For a carry gun, not only do you need to have a smaller comp, so the gun is still concealable, you need to have a less-effective compensator, so the gun will still run. If you’re unclear on how they work, a compensator takes some of those expanding gases shooting out of the barrel behind the bullet and vents them upward, thereby reducing muzzle rise. But that compensator doesn’t exist in a vacuum. In addition to adding weight to your barrel, any gases venting upward are not pushing backward against the gun, thereby altering the recoil forces. The more effective the comp, the more effectively it screws with how your gun is supposed to run.
I checked with Shay Akai of Akai Custom Guns, and their full competition muzzlebrake so effectively diverts gases that the guns have to be fitted with six-pound recoil springs when shooting full-power .38 SuperComp ammo, which is equivalent to a .357 Magnum in bullet weight/velocity. Without a compensator they would need at least a 14-pound recoil spring. But if you’re talking a carry gun, whether factory-fresh or lightly customized, most people aren’t going to want to have to mess with their recoil springs. Comp manufacturers build their products to reduce muzzle rise as much as possible while still being reliable with the factory recoil spring. Those guns that come from the factory with comps installed have full-power recoil springs, which is why those comps are small.
As someone who has spent years studying and making comps, Shay told me that, in general and all things being equal, big ports are better than small ports, no matter how many there are. As the bullet passes through, the flat back of the bullet creates a vacuum force. The bullet pulls gases behind it. Large ports break that seal and divert gases better than small ports. He told me, “The ultimate test of a comp is to shoot it point blank into cardboard. If you get just a hole, that is a clean bullet. If you get gasses chasing the bullet, it will rip the carboard apart.”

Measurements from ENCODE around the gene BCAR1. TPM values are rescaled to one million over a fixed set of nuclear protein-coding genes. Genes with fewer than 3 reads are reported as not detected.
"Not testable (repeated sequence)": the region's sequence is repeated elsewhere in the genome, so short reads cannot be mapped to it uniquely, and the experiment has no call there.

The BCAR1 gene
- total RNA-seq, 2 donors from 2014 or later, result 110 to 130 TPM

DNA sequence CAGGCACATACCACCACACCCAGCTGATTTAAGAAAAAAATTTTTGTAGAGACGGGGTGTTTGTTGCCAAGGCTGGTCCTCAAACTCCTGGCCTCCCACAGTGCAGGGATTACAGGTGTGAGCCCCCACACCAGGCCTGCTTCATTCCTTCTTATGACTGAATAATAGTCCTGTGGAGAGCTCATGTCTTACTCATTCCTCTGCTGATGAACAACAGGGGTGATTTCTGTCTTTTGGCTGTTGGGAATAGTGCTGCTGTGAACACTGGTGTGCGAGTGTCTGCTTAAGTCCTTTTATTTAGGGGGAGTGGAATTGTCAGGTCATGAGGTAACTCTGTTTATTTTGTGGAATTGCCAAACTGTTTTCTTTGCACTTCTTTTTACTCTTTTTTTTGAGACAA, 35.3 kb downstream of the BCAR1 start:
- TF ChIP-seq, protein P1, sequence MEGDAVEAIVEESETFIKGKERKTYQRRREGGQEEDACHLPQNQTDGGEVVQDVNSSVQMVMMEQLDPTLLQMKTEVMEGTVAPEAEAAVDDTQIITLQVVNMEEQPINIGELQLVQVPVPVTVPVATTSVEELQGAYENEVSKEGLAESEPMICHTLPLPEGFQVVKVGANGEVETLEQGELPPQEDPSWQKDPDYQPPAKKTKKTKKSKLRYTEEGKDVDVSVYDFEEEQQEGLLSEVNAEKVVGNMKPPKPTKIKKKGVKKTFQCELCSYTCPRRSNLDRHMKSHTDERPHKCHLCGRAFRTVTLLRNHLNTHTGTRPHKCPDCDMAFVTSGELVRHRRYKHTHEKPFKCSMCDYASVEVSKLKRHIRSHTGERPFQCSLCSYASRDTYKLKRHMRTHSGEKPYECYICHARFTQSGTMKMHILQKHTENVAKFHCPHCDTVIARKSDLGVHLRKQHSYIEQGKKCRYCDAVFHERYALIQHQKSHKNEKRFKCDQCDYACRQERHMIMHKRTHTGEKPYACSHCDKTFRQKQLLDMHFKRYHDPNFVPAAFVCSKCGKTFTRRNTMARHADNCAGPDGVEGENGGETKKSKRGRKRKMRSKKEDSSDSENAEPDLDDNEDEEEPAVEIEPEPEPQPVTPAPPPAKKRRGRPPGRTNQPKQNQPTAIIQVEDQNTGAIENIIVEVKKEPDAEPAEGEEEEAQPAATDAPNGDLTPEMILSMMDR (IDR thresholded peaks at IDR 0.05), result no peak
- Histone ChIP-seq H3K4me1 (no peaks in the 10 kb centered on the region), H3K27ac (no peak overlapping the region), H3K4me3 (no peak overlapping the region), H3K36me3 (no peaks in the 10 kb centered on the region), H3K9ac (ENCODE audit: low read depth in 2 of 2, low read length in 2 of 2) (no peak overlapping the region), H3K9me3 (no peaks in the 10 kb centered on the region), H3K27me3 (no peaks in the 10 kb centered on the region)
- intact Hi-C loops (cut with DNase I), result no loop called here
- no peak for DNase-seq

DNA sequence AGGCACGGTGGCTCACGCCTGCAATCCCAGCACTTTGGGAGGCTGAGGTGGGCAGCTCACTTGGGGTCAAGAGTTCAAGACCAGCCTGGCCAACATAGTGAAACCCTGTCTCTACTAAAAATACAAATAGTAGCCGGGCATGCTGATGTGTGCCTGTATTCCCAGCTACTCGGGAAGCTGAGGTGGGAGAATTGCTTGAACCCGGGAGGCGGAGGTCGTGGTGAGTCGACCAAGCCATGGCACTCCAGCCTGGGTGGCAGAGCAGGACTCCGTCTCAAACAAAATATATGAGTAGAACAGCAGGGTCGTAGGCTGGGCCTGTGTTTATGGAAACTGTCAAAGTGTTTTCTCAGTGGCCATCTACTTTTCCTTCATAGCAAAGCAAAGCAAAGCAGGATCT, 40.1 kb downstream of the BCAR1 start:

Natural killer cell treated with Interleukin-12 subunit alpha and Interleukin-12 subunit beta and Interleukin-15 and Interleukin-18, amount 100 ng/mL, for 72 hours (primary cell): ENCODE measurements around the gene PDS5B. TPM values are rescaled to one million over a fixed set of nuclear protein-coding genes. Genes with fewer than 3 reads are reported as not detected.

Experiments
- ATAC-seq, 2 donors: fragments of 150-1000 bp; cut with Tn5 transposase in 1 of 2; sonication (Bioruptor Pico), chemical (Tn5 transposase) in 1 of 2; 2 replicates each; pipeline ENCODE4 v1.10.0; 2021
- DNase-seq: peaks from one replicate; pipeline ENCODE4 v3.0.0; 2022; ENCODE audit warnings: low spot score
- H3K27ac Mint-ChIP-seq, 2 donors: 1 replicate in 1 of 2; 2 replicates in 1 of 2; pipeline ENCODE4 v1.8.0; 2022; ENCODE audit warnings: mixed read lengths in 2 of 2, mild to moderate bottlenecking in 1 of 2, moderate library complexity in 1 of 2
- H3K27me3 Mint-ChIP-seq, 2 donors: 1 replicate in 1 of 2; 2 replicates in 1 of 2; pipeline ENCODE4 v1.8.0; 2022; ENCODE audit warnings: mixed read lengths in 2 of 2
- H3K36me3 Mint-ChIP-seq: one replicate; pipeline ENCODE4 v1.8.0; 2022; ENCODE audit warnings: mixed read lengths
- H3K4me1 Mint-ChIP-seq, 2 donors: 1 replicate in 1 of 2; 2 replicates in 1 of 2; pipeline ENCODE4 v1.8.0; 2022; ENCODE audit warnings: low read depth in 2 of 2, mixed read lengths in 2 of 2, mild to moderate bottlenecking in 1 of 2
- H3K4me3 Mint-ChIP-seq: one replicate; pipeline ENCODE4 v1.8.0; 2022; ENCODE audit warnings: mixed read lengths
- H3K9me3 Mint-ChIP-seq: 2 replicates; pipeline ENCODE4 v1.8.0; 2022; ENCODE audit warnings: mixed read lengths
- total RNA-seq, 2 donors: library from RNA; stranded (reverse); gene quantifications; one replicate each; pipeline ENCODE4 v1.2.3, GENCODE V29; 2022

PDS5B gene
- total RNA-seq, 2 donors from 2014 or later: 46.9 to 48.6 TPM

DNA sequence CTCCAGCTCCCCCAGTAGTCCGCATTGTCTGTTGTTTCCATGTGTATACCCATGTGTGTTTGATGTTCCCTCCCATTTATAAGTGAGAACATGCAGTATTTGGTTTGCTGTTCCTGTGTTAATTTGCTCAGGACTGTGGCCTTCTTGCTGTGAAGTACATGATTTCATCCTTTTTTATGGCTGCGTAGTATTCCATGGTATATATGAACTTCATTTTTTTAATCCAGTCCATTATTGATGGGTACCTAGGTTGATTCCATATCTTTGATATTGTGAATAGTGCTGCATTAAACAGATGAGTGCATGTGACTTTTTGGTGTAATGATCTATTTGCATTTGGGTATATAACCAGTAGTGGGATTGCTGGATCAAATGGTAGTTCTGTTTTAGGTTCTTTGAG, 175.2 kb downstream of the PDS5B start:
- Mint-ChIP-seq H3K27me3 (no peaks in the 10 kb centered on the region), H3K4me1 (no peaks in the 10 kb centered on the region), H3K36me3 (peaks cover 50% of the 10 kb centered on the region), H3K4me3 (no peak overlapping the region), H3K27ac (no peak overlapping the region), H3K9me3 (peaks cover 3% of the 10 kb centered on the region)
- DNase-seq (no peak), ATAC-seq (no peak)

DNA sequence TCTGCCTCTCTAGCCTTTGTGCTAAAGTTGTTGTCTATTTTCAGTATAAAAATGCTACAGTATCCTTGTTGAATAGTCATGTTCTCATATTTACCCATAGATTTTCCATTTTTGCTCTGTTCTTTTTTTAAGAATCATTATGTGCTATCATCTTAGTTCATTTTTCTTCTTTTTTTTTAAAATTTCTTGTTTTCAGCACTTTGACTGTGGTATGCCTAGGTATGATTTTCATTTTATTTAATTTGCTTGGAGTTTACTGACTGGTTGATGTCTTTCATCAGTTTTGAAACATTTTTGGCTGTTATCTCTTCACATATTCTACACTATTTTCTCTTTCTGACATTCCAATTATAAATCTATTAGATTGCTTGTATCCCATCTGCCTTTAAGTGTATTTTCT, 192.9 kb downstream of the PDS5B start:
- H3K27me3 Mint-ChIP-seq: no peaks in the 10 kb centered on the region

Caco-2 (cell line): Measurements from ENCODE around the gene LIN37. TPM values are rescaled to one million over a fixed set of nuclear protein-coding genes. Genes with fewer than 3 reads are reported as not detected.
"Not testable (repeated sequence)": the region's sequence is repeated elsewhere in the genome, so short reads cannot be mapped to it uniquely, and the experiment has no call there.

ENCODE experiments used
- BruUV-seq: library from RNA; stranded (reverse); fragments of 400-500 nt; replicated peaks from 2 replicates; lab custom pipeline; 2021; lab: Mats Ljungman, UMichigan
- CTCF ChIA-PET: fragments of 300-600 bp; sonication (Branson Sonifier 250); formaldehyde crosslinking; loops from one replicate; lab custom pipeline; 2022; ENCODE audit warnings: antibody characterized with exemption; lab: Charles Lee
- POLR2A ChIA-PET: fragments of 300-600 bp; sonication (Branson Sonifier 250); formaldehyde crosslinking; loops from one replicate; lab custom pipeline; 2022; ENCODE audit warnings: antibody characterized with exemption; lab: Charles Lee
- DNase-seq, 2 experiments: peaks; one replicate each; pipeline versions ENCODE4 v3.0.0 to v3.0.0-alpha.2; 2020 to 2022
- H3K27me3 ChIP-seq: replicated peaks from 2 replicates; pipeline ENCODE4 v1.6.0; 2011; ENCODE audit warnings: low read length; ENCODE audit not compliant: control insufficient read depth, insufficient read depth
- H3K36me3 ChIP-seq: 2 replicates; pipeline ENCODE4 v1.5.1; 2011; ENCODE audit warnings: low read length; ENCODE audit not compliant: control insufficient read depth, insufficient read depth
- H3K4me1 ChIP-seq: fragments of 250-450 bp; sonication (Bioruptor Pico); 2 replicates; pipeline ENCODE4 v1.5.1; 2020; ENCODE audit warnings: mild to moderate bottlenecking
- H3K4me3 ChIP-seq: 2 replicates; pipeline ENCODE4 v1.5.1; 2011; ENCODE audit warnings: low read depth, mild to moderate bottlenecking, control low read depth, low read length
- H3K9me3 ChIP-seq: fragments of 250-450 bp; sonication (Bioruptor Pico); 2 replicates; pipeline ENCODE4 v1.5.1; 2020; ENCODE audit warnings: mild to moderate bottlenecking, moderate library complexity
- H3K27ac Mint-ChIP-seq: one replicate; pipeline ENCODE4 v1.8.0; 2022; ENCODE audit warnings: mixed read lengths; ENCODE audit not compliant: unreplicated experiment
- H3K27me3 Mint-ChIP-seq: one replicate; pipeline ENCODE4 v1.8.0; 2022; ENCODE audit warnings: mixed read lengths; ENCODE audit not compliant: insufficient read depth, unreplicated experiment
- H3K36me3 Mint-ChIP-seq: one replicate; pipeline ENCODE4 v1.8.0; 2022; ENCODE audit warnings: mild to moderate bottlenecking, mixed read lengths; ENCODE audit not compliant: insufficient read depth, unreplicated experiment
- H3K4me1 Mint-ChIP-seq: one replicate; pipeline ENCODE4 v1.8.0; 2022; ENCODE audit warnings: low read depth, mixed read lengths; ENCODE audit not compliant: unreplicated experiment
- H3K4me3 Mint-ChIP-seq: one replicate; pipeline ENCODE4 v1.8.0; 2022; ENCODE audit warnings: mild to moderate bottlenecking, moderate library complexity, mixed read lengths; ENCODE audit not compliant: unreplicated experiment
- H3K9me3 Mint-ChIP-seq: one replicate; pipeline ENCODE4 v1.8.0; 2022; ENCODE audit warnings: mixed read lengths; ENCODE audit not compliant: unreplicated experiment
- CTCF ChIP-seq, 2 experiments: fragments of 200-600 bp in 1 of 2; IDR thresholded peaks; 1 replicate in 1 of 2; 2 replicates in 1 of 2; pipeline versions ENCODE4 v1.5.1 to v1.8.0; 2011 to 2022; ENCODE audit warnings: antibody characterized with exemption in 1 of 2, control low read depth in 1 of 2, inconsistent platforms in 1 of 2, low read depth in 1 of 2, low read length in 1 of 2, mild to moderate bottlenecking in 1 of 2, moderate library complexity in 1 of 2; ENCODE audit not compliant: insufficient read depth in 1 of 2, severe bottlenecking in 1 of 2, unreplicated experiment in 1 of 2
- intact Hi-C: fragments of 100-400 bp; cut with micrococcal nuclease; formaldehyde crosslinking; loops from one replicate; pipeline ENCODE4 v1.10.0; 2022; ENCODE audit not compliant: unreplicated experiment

Those big comps you see on competition guns will reduce muzzle rise 80 percent or more. Generally, “carry-comps” will reduce muzzle rise 15 to 30 percent. You will definitely notice the difference when shooting. As I said, there are a number of great comps on the market. Parker Mountain Machine was making carry comps before almost anyone else jumped on the bandwagon. They make single- and double-port comps for just about every pistol you might be interested to carry, from the Beretta 92 to the Walther PDP, most of them contoured to mate nicely with your slide. They have proven themselves.
Radian got a lot of attention last year when they introduced their Ramjet and Afterburner combo for the Glock 19. The Ramjet is a match barrel with a port milled into the end, and the Afterburner is a single-port “micro-compensator” meant to work together with the barrel. It’s supposed to be effective, and Radian says the barrel/comp combo can reduce recoil up to 44 percent. It is not coincidental that they also sell a Quick-Tune Guide rod where you can easily replace the recoil spring, and it comes with reduced power springs. You’ll likely need them.
Gabe Suarez has long been a proponent of red dots on pistols, so it should be no surprise that his company has for years been offering a highly regarded compensator; the Suarez Street Comp, made for various Glock models. Meant to work with the factory recoil spring, this small comp has two vertical ports and two side-venting ports. I know a number of people who have used/carried these for years, and they work as advertised.
Shadow Systems is well-known for making upgraded Glock-pattern pistols, and last year they introduced their simply named Compensator. This is a single-port thread-on design meant to mate with the contours of their slides. They seem to understand the double-edged sword that compensators are and state, “The conservatively designed port ensures reliability with full power ammunition… .” I’ve tested this comp, and it works well, reducing muzzle rise maybe 25 percent.
In summary, the reason all the comps you see for carry are small isn’t just for compactness. It’s that if they put any more effective comps on the guns, then the guns will start jamming, if the owners don’t stick reduced-power recoil springs into the gun. Trying to find the biggest reduction in muzzle rise without inducing jams due to short-cycling (with factory recoil springs) is the sweet spot everyone is aiming for.
About the Author
James Tarr is a longtime contributor to Firearms News and other firearms publications. A former police officer he is a USPSA Production Division Grand Master. He is also the author of several books, including CARNIVORE, which was featured on The O’Reilly Factor. His current best-selling novel, Dogsoldiers, is available now through Amazon.
If you have any thoughts or comments on this article, we’d love to hear them. Email us at FirearmsNews@Outdoorsg.com.